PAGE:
The team of scientists, led by principal investigator, Clark C. Chen, MD, PhD, vice-chairman, UC San Diego, School of Medicine, division of neurosurgery, used a technology platform called shRNA to test how each gene in the human genome contributed to glioblastoma growth. The discovery that led to the shRNA technology won the Nobel Prize in Physiology/Medicine in 2006.
“ShRNAs are invaluable tools in the study of what genes do. They function like molecular erasers,” said Chen. “We can design these ‘erasers’ against every gene in the human genome. These shRNAs can then be packaged into viruses and introduced into cancer cells. If a gene is required for glioblastoma growth and the shRNA erases the function of that gene, then the cancer cell will either stop growing or die.”
Chen said that one surprising finding is that many genes required for glioblastoma growth are also required for dopamine receptor function. Dopamine is a small molecule that is released by nerve cells and binds to the dopamine receptor in surrounding nerve cells, enabling cell communication.
Abnormal dopamine regulation is associated with Parkinson’s disease, schizophrenia, and Attention Deficit Hyperactivity Disorder. Because of the importance of dopamine in these diseases, drugs have been developed to neutralize the effect of dopamine, called dopamine antagonists.
Following clues unveiled by their shRNA study, Chen and his team tested the effects of dopamine antagonists against glioblastoma and found that these drugs exert significant anti-tumor effects both in cultured cells and mouse models. These effects are synergistic when combined with other anti-glioblastoma drugs in terms of halting tumor growth.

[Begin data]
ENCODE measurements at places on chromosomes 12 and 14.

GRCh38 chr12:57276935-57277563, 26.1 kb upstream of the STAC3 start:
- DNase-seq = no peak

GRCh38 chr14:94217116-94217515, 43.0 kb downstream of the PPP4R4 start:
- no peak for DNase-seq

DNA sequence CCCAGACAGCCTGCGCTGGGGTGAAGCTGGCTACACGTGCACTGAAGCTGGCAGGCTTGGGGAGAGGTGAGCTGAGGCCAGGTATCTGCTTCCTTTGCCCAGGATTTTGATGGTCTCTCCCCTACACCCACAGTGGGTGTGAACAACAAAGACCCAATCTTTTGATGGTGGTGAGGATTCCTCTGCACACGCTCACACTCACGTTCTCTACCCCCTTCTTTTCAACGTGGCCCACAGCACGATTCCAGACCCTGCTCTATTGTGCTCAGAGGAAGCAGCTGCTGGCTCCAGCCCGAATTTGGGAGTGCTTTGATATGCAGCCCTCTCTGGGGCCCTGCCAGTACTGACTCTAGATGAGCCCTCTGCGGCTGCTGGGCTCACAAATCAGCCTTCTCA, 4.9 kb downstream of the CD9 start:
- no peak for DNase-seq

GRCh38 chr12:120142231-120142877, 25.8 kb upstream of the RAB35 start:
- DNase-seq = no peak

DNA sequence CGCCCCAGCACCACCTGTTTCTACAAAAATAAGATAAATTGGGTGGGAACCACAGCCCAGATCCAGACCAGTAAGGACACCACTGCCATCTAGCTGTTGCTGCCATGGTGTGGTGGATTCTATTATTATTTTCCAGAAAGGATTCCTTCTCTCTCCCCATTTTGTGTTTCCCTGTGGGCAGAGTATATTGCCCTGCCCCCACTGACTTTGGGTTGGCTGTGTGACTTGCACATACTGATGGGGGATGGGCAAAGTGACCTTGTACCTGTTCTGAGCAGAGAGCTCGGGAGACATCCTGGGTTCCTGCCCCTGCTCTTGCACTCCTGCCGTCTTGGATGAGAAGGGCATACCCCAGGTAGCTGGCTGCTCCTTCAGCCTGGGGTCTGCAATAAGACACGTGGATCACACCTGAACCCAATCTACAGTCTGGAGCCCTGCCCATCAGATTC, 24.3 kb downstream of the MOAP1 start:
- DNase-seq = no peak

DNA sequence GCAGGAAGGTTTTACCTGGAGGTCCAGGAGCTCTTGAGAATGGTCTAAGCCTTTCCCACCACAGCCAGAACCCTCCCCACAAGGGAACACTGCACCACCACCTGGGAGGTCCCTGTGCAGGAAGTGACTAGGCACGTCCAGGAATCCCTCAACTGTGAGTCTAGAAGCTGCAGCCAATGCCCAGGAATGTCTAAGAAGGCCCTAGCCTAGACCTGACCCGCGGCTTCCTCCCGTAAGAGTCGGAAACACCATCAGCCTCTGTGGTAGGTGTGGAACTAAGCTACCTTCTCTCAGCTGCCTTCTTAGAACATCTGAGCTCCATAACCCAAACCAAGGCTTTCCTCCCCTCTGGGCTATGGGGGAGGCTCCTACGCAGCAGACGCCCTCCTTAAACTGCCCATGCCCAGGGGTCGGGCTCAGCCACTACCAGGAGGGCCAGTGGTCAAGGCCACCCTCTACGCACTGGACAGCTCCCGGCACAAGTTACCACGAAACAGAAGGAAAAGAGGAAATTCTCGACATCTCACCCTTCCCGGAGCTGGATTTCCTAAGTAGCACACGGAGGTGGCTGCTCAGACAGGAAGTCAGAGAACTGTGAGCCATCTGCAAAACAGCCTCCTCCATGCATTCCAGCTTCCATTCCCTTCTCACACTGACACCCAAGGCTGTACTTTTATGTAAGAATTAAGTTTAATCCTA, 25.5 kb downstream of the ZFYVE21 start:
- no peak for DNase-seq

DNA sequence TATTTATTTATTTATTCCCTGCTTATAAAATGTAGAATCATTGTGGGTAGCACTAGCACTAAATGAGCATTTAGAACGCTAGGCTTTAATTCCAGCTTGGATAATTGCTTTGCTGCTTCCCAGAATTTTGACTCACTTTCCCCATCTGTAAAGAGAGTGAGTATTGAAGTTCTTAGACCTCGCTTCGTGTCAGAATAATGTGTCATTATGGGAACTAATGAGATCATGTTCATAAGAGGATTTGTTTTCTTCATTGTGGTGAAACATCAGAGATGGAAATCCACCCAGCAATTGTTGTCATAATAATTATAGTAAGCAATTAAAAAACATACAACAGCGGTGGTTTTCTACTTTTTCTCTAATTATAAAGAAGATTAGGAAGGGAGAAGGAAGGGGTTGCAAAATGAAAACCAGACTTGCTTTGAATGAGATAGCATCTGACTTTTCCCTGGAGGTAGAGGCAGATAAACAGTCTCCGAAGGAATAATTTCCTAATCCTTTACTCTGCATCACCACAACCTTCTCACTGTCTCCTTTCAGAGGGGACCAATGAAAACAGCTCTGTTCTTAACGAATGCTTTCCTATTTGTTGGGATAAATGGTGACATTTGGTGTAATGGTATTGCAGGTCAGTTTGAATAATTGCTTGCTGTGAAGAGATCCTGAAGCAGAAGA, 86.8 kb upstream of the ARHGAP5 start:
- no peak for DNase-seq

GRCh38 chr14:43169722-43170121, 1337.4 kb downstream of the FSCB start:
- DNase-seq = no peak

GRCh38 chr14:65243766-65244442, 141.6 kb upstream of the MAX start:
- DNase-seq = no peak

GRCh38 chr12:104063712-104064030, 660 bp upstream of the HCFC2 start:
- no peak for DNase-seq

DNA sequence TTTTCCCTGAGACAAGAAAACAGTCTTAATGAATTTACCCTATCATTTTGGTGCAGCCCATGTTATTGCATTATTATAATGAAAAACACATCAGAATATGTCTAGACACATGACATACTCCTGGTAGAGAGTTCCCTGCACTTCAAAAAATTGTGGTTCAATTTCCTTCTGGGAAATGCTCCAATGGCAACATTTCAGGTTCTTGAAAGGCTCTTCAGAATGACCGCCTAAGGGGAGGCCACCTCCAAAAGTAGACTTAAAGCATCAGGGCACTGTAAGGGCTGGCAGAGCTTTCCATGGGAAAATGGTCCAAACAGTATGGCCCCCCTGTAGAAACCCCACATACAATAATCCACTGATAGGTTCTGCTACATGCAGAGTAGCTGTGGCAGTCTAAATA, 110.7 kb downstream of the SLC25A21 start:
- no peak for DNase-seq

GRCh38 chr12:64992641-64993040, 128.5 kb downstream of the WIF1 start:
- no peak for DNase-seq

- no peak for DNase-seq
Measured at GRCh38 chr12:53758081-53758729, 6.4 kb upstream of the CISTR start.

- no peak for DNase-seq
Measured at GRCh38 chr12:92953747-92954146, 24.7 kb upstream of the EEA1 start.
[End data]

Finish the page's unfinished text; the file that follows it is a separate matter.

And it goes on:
“The anti-glioblastoma effects of these drugs are completely unexpected and were only uncovered because we carried out an unbiased genetic screen,” said Chen.
“On the clinical front, the finding is important for two reasons,” said Bob Carter, MD, PhD, chairman of UC San Diego, School of Medicine, division of neurosurgery. “First, these drugs are already FDA-cleared for human use in the treatment of other diseases, so it is possible these drugs may be re-purposed for glioblastoma treatment, thereby bypassing years of pre-clinical testing. Second, these drugs have been shown to cross the blood-brain barrier, a barrier that prevents more than 90 percent of drugs from entry into the brain.”
Chen is now working with the UC San Diego Moores Cancer Center Neuro-Oncology team to translate his findings into a clinical trial.
A protest rally following a fatal gang rape in 2012. Image courtesy of New York Magazine.
The rape crisis in India
In a letter published online in the journal Lancet, Anita Raj, PhD, director of the Center on Gender Equity and Health at UC San Diego, looks at recent statistics about rape in India and asks what they mean.
The data, she says, suggest that while the prevalence of sexual violence in India is among the lowest in the world at 8.5 percent, it translates to roughly 27.5 million female victims.
Just 1 percent of these victims, she said, report the crime to police.